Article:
Sinn Fein votes that no member of royal family should be invited to 1916 commemorations
SINN Fein has voted that no member of the royal family should be invited to Ireland for the 1916 Rising centenary.
Sinn Fein Limerick City Councillor Séighin Ó Ceallaigh received a round of applause when he insisted the British royal family should not be invited to any of the 1916 commemorations.
Sinn Fein MEP Matt Carthy earlier asked for the issue to be referred to the party's governing body.
However the matter was put to a vote and passed.
Earlier, the party passed a motion allowing the party to cut corporation tax in Northern Ireland - despite vocal opposition from one branch of the party.
The Northern Ireland Executive was given the power to control its 20pc rate of corporation tax following intense negotiations with the British government.
Sinn Fein’s power sharing partners, the Democratic Unionist Party, favour reducing the North’s corporation tax to 12.5pc - in line with Ireland’s rate.
A Limerick branch of Sinn Fein put a motion before the party’s Ard Fheis calling for a ban on cutting corporation tax in either the North or South.
Speaking to members, Sinn Fein Limerick City Councillor Séighin Ó Ceallaigh said he did not join the party to be a “cheerleader” for the interests of international corporations that make multimillion euro profits.
“I don’t believe anyone in this hall joined Sinn Fein to campaign for cuts to corporation tax - yet it appears this is what we are about to implement in the six counties,” Mr Ó Ceallaigh said.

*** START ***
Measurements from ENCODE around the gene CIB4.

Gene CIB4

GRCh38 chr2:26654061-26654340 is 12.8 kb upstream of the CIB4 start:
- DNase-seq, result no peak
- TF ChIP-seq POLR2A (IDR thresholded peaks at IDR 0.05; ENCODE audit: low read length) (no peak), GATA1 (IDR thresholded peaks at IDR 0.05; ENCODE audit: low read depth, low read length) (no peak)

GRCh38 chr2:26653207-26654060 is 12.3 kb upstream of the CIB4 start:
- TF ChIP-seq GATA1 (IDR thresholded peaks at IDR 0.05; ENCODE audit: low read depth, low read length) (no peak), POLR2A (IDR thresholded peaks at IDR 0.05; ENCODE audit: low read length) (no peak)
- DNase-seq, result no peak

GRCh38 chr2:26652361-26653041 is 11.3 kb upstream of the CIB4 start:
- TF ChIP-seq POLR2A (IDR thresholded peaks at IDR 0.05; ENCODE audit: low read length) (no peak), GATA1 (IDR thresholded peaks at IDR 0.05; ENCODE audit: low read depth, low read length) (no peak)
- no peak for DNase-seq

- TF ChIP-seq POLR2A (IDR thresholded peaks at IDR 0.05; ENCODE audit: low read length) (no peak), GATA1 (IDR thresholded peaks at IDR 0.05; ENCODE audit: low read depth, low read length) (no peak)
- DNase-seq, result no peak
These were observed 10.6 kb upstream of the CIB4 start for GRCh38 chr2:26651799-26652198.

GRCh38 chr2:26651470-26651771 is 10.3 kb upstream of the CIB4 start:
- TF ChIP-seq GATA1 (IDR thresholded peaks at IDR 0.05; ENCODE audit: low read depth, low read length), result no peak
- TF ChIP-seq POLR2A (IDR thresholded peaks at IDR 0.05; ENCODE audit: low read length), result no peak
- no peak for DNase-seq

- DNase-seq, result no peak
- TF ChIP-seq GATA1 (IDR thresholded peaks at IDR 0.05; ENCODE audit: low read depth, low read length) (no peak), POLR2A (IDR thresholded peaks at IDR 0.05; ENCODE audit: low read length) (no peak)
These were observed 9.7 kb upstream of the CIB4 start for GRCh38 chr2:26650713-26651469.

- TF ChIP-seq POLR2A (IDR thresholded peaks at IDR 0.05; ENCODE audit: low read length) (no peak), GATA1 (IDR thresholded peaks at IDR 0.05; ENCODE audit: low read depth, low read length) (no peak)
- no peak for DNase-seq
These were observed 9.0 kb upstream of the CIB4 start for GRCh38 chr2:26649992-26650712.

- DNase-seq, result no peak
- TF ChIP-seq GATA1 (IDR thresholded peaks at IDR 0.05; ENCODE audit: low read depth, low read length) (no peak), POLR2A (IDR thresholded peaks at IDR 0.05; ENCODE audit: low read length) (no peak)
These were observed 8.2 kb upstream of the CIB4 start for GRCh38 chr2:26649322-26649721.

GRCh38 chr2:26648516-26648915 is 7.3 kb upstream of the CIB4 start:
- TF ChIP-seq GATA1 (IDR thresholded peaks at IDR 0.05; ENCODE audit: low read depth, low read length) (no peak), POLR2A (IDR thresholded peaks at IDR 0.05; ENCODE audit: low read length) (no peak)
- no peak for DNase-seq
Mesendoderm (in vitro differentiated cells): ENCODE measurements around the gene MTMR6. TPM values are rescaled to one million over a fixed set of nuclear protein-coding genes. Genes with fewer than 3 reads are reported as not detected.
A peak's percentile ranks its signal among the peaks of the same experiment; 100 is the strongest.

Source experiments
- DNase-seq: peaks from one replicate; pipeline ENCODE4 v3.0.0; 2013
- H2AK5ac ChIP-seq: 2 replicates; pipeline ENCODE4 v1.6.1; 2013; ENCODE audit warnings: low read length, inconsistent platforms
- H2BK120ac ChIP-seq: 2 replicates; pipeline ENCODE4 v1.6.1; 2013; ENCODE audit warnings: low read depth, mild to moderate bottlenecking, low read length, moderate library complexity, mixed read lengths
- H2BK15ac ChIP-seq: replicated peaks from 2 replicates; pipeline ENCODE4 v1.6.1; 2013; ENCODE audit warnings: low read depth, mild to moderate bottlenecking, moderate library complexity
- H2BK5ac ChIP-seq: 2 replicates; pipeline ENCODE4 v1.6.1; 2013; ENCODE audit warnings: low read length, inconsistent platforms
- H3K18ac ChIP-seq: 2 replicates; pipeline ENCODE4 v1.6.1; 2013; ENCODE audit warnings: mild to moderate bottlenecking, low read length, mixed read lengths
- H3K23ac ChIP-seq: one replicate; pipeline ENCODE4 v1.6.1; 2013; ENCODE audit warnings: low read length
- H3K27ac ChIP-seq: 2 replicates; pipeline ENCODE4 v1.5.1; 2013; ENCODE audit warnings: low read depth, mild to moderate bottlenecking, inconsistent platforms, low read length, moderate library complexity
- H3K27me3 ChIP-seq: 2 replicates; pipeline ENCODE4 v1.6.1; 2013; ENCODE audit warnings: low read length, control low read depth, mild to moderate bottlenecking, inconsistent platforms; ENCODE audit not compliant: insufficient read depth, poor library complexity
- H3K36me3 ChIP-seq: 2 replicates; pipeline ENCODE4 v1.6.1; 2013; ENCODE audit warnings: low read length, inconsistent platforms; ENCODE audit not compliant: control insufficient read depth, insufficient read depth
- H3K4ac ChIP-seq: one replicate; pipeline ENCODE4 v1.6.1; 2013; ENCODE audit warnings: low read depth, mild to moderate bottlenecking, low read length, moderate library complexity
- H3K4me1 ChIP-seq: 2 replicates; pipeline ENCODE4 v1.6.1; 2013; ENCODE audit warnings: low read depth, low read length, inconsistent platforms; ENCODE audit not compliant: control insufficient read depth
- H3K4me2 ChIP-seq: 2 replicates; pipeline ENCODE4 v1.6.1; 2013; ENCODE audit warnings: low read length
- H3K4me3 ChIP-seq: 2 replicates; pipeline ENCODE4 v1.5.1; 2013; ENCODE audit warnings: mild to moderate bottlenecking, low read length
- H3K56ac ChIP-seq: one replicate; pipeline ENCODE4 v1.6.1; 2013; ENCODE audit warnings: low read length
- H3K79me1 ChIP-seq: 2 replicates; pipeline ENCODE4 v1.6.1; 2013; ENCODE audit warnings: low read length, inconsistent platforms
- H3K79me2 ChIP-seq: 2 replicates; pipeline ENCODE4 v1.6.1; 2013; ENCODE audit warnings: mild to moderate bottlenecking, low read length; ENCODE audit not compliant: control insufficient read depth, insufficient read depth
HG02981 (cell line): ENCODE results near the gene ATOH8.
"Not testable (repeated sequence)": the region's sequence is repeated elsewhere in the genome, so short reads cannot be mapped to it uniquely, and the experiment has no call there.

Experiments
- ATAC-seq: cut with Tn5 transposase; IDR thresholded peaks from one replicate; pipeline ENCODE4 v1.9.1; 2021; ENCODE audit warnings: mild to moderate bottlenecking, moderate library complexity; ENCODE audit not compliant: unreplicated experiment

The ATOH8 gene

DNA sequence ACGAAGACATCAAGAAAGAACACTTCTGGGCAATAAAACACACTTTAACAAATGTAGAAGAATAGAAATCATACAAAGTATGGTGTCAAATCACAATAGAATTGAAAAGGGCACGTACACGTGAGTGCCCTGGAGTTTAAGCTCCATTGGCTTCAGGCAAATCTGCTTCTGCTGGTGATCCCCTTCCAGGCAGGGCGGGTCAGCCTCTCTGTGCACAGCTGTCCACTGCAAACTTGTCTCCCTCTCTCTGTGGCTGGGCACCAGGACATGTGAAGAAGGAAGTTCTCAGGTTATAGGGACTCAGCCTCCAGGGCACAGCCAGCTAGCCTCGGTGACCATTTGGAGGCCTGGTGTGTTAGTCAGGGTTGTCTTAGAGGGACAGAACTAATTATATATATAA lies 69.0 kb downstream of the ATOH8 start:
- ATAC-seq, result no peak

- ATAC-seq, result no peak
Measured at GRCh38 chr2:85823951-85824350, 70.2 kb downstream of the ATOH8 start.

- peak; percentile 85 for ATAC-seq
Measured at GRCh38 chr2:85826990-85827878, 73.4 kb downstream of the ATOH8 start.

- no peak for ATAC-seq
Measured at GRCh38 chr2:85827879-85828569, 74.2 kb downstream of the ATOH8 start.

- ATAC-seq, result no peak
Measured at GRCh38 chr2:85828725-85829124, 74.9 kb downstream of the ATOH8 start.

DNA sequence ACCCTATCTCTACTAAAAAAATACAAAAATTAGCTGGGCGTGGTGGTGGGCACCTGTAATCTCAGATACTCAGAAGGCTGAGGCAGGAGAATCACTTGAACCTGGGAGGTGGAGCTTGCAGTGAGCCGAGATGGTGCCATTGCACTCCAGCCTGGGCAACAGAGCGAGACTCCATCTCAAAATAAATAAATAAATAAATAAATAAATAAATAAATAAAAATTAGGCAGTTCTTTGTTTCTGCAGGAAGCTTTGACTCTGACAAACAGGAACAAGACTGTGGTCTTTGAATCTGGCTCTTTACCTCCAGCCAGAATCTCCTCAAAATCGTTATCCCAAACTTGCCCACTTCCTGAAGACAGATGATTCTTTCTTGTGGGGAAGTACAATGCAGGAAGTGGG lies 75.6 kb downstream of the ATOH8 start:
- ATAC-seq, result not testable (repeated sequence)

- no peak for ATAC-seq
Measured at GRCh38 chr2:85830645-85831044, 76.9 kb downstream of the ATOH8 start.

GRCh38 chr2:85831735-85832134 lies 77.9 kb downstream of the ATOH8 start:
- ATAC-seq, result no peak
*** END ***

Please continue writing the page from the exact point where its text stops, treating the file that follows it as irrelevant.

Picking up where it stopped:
“Republican politics and republican ideals work best when they come from the left. Surely we can all agree we should not be signing up to be cheerleaders to the halving of corporation tax in the six counties for the benefit of a handful of the richest corporations operating here, while public service jobs are being lost due to the savage Tory cuts,” he added.
The Clancy/O’Callaghan Cumann motion called for more “effective implementation” of current corporation tax rates in the North and South, while also rejecting any cut that would “increase the profits of global corporations”.
A separate motion, which was voted on directly before the Limerick motion, called on the party’s governing body to “carefully consider” any change to the tax rate and ensure any additional revenue would benefit ordinary citizens.
Supporting this motion, Sinn Fein MLA Daithi McKay said it would give the party the “flexibility” to achieve an all-Ireland corporation tax rate.
The party voted in favour of this motion
The motion prohibiting a cut to the corporation tax rate went to the floor and was opposed by some members, including Sinn Fein deputy leader Mary Lou McDonald.
However, the vote was subsequently deemed void as the previous motion had cancelled it out.